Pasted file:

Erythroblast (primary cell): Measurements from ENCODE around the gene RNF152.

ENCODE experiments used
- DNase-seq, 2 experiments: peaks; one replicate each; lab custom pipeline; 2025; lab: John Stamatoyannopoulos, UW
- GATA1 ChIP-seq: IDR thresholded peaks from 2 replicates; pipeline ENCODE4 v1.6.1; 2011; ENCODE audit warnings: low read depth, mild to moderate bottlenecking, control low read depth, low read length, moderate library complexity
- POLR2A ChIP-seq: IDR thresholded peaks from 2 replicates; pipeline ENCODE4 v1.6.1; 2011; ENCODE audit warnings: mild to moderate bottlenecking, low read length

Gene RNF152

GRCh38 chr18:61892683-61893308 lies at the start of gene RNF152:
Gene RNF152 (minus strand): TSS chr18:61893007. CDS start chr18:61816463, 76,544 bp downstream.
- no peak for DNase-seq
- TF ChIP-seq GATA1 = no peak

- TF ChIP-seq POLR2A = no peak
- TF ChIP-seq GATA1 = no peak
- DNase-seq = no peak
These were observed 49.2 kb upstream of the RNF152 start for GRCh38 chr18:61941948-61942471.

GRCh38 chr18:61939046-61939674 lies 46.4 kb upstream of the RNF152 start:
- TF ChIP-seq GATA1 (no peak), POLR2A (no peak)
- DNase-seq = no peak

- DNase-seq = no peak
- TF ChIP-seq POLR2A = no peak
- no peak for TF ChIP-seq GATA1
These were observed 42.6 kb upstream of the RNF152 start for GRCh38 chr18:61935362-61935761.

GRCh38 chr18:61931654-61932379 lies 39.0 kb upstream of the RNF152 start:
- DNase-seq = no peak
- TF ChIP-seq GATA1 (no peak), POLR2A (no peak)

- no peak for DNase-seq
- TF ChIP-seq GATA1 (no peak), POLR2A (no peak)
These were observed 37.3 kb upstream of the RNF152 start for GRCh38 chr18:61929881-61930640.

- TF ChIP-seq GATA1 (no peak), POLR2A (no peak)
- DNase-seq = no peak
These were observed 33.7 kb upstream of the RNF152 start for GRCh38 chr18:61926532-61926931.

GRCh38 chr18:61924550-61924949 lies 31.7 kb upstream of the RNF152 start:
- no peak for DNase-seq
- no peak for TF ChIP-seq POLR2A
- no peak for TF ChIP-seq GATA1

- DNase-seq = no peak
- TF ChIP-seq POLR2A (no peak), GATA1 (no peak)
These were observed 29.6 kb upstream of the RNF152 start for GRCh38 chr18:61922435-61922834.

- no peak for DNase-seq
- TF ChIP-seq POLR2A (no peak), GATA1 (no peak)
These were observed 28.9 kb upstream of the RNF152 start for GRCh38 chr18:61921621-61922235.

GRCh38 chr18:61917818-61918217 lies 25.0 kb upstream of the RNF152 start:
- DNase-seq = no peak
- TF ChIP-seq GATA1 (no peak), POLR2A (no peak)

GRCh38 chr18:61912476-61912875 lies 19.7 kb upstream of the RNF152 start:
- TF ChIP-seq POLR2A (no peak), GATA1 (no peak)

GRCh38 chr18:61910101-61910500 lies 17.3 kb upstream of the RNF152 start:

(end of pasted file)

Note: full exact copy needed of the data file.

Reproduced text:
Erythroblast (primary cell): Measurements from ENCODE around the gene RNF152.

ENCODE experiments used
- DNase-seq, 2 experiments: peaks; one replicate each; lab custom pipeline; 2025; lab: John Stamatoyannopoulos, UW
- GATA1 ChIP-seq: IDR thresholded peaks from 2 replicates; pipeline ENCODE4 v1.6.1; 2011; ENCODE audit warnings: low read depth, mild to moderate bottlenecking, control low read depth, low read length, moderate library complexity
- POLR2A ChIP-seq: IDR thresholded peaks from 2 replicates; pipeline ENCODE4 v1.6.1; 2011; ENCODE audit warnings: mild to moderate bottlenecking, low read length

Gene RNF152

GRCh38 chr18:61892683-61893308 lies at the start of gene RNF152:
Gene RNF152 (minus strand): TSS chr18:61893007. CDS start chr18:61816463, 76,544 bp downstream.
- no peak for DNase-seq
- TF ChIP-seq GATA1 = no peak

- TF ChIP-seq POLR2A = no peak
- TF ChIP-seq GATA1 = no peak
- DNase-seq = no peak
These were observed 49.2 kb upstream of the RNF152 start for GRCh38 chr18:61941948-61942471.

GRCh38 chr18:61939046-61939674 lies 46.4 kb upstream of the RNF152 start:
- TF ChIP-seq GATA1 (no peak), POLR2A (no peak)
- DNase-seq = no peak

- DNase-seq = no peak
- TF ChIP-seq POLR2A = no peak
- no peak for TF ChIP-seq GATA1
These were observed 42.6 kb upstream of the RNF152 start for GRCh38 chr18:61935362-61935761.

GRCh38 chr18:61931654-61932379 lies 39.0 kb upstream of the RNF152 start:
- DNase-seq = no peak
- TF ChIP-seq GATA1 (no peak), POLR2A (no peak)

- no peak for DNase-seq
- TF ChIP-seq GATA1 (no peak), POLR2A (no peak)
These were observed 37.3 kb upstream of the RNF152 start for GRCh38 chr18:61929881-61930640.

- TF ChIP-seq GATA1 (no peak), POLR2A (no peak)
- DNase-seq = no peak
These were observed 33.7 kb upstream of the RNF152 start for GRCh38 chr18:61926532-61926931.

GRCh38 chr18:61924550-61924949 lies 31.7 kb upstream of the RNF152 start:
- no peak for DNase-seq
- no peak for TF ChIP-seq POLR2A
- no peak for TF ChIP-seq GATA1

- DNase-seq = no peak
- TF ChIP-seq POLR2A (no peak), GATA1 (no peak)
These were observed 29.6 kb upstream of the RNF152 start for GRCh38 chr18:61922435-61922834.

- no peak for DNase-seq
- TF ChIP-seq POLR2A (no peak), GATA1 (no peak)
These were observed 28.9 kb upstream of the RNF152 start for GRCh38 chr18:61921621-61922235.

GRCh38 chr18:61917818-61918217 lies 25.0 kb upstream of the RNF152 start:
- DNase-seq = no peak
- TF ChIP-seq GATA1 (no peak), POLR2A (no peak)

GRCh38 chr18:61912476-61912875 lies 19.7 kb upstream of the RNF152 start:
- TF ChIP-seq POLR2A (no peak), GATA1 (no peak)

GRCh38 chr18:61910101-61910500 lies 17.3 kb upstream of the RNF152 start: